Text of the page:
The big news of the week was that the economy added 517K jobs in January, significantly ahead of the 188K consensus expectation. Alongside the robust payroll gain, the unemployment rate fell to 3.4% during the month, the lowest rate in 53 years. The monthly jobs gain comes with the usual caveats that monthly gains can be highly volatile, vulnerable to seasonal adjustment noise and subject to large revisions. That said, the jump in jobs occurred as labor force participation improved and wage growth moderated, both of which are positive signs of a labor market moving into better balance. Average hourly earnings cooled to 0.3%, a monthly pace that was in line with consensus estimates. That noted, wage growth has yet to return to a pace consistent with 2% inflation. All told, January's employment report adds to the evidence that a recession is still a ways off and raises the probability the FOMC will move forward with another 25 bps rate hike at its next meeting in March.
The deceleration in hourly earnings helps corroborate a slowdown in other wage growth measures. On Tuesday morning, the Employment Cost Index (ECI) for Q4-2022 was released. The ECI is a comprehensive measure of wage growth and is closely monitored by the Fed to shed light on the labor market and inflation. The ECI rose 1.0% in Q4, the third straight quarterly moderation and a pace slower than market expectations. In the Fed’s view, slower labor cost growth is required for disinflation in the labor-intensive service sector, where price pressures remain elevated even as goods prices move down.
Overall, the slower increase in the ECI suggests that wage growth is easing without a material deterioration in the labor market. The softer ECI gain was likely well-received by Committee members when the FOMC meeting commenced on Tuesday morning. At the conclusion of the meeting, the FOMC raised the fed funds rate target range by 25 bps to 4.50%-4.75%. The hike was widely expected, but comments provided by Fed Chair Powell at the press conference were more of a surprise. For more on the FOMC rate decision, please see the Interest Rate Watch.
The Fed will very likely become even more data dependent as it begins to fine-tune monetary policy. Another indicator that the Fed has been monitoring closely, the Job Openings and Labor Turnover Survey (JOLTS), was released on Wednesday morning. The December JOLTS revealed that the count of openings unexpectedly jumped to 11.0 million over the month. Fed Chair Powell has frequently cited the elevated ratio of job openings relative to unemployed, which rose to 1.9 during the month, as evidence of an imbalanced labor market. Seasonal factors were likely behind December's jump in total openings. What's more, the underlying details of the survey suggest some cooling in labor market conditions. Quits fell slightly and layoffs increased a touch, indicating less tightness in the labor market and presaging slower labor cost growth on the horizon.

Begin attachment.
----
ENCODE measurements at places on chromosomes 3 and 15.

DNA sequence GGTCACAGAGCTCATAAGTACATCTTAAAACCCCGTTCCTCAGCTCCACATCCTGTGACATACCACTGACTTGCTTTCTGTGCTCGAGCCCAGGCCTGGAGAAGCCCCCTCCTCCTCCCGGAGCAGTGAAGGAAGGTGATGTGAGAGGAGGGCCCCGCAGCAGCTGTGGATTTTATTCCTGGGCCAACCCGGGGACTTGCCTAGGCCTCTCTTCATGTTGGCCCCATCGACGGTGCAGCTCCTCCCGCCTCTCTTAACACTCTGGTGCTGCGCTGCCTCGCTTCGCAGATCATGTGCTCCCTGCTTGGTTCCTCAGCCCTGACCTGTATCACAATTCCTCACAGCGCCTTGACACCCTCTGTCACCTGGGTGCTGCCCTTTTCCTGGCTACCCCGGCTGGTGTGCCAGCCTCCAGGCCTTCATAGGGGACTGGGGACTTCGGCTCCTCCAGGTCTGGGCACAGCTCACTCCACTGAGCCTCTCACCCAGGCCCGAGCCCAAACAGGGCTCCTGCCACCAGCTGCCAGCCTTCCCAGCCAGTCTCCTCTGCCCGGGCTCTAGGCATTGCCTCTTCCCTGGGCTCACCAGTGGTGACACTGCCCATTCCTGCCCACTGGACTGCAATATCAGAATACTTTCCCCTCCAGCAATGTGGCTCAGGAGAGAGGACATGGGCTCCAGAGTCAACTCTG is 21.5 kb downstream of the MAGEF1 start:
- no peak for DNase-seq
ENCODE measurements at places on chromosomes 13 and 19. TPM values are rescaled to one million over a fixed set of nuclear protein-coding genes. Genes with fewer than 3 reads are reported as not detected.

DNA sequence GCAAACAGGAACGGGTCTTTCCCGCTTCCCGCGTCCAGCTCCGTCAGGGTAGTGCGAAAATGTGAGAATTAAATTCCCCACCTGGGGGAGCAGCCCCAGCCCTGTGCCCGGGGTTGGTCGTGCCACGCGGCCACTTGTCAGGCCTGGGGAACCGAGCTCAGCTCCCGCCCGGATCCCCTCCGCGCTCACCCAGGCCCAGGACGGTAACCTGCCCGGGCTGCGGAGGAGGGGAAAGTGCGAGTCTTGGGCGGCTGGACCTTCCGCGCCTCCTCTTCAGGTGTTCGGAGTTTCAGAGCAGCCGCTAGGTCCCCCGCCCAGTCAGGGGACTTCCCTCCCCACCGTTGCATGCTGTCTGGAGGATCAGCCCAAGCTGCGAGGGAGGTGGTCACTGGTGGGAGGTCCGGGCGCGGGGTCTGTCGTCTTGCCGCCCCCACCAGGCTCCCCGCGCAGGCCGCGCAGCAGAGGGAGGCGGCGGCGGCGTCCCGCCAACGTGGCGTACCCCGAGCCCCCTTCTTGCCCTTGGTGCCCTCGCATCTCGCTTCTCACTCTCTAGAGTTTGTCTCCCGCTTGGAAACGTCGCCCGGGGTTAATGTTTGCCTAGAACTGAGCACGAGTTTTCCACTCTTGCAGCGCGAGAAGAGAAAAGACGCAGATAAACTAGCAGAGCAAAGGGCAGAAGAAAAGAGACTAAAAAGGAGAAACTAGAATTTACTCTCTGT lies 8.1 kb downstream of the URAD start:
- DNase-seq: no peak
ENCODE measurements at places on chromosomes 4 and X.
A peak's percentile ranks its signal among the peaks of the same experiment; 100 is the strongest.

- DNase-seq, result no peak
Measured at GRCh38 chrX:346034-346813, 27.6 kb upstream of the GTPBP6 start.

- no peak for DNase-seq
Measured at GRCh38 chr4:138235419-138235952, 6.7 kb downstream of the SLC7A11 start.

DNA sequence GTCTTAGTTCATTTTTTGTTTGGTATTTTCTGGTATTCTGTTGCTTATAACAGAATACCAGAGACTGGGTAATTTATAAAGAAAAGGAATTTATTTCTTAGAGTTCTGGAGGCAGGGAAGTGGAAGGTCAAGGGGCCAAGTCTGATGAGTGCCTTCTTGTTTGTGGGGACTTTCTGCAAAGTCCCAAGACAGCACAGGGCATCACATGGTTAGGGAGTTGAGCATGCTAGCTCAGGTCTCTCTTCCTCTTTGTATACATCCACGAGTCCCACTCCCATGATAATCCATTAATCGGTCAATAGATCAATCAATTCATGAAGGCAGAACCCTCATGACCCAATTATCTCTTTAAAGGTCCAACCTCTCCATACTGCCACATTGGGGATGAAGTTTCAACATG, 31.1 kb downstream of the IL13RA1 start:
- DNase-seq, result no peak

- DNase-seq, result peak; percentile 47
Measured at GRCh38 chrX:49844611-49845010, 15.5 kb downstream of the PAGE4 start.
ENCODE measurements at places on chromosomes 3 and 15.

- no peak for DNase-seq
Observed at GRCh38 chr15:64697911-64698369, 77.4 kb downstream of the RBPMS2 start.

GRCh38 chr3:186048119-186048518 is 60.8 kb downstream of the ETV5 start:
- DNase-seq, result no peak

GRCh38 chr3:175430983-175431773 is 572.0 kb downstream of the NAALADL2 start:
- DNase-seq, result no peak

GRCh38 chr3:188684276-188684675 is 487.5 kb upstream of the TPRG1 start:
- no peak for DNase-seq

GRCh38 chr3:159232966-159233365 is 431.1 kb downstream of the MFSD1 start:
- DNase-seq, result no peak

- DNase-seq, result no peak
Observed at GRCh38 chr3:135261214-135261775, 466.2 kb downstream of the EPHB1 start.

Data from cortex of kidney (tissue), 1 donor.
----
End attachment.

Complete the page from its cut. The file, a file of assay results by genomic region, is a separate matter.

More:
This Week's State Of The Economy - What Is Ahead? - 09 April 2020
Wells Fargo Economics & Financial Report / Apr 10, 2020
The Federal Reserve announced a series of measures this morning that are intended to assist households, businesses and state & local governments as they cope with the economic fallout of the COVID-19 outbreak.
This Week's State Of The Economy - What Is Ahead? - 01 May 2020
Wells Fargo Economics & Financial Report / May 04, 2020
U.S. GDP declined at an annualized rate of 4.8% in the first quarter, only a hint of what is to come in the second quarter.
This Week's State Of The Economy - What Is Ahead? - 10 September 2020
Wells Fargo Economics & Financial Report / Sep 12, 2020
Although the recovery from the COVID recession is still far from over, the U.S. economy is bouncing back faster than many expected.
This Week's State Of The Economy - What Is Ahead? - 13 March 2020
Wells Fargo Economics & Financial Report / Mar 14, 2020
Financial conditions tightened sharply this week as concerns over the coronavirus and the economic fallout of containment efforts mounted.
This Week's State Of The Economy - What Is Ahead? - 30 October 2020
Wells Fargo Economics & Financial Report / Oct 27, 2020
Real GDP jumped a record 33.1% during Q3, beating expectations. A 40.7% surge in consumer spending drove the gain.
This Week's State Of The Economy - What Is Ahead? - 23 September 2020
Wells Fargo Economics & Financial Report / Sep 22, 2020
European activity is surging. Germany and Italy are leading the way, but France is close behind despite an ongoing rise in cases. The Google data are a bit outdated, but are hard to reconcile with today’s weak Eurozone services PMI figures.
This Week's State Of The Economy - What Is Ahead? - 29 January 2021
Wells Fargo Economics & Financial Report / Feb 09, 2021
Economic data came in largely as expected this week and suggest continued economic recovery.
This Week's State Of The Economy - What Is Ahead? - 25 October 2019
Wells Fargo Economics & Financial Report / Oct 26, 2019
Sales of existing homes fell 2.2% to a 5.38 million-unit pace in September, but sales and prices were still up enough in the quarter that they will add solidly to Q3 GDP growth.
This Week's State Of The Economy - What Is Ahead? - 20 May 2022
Wells Fargo Economics & Financial Report / May 29, 2022
U.S. retail sales topped expectations in April, while industrial production also grew more rapidly than economists expected. Data on housing starts, home sales and homebuilder sentiment, however, showed tentative signs of cooling.
This Week's State Of The Economy - What Is Ahead? - 12 August 2022
Wells Fargo Economics & Financial Report / Aug 13, 2022
The FOMC has made it clear that it needs to see inflation slowing on a sustained basis before pivoting from its current stance. The data seems to be going in multiple directions all at once.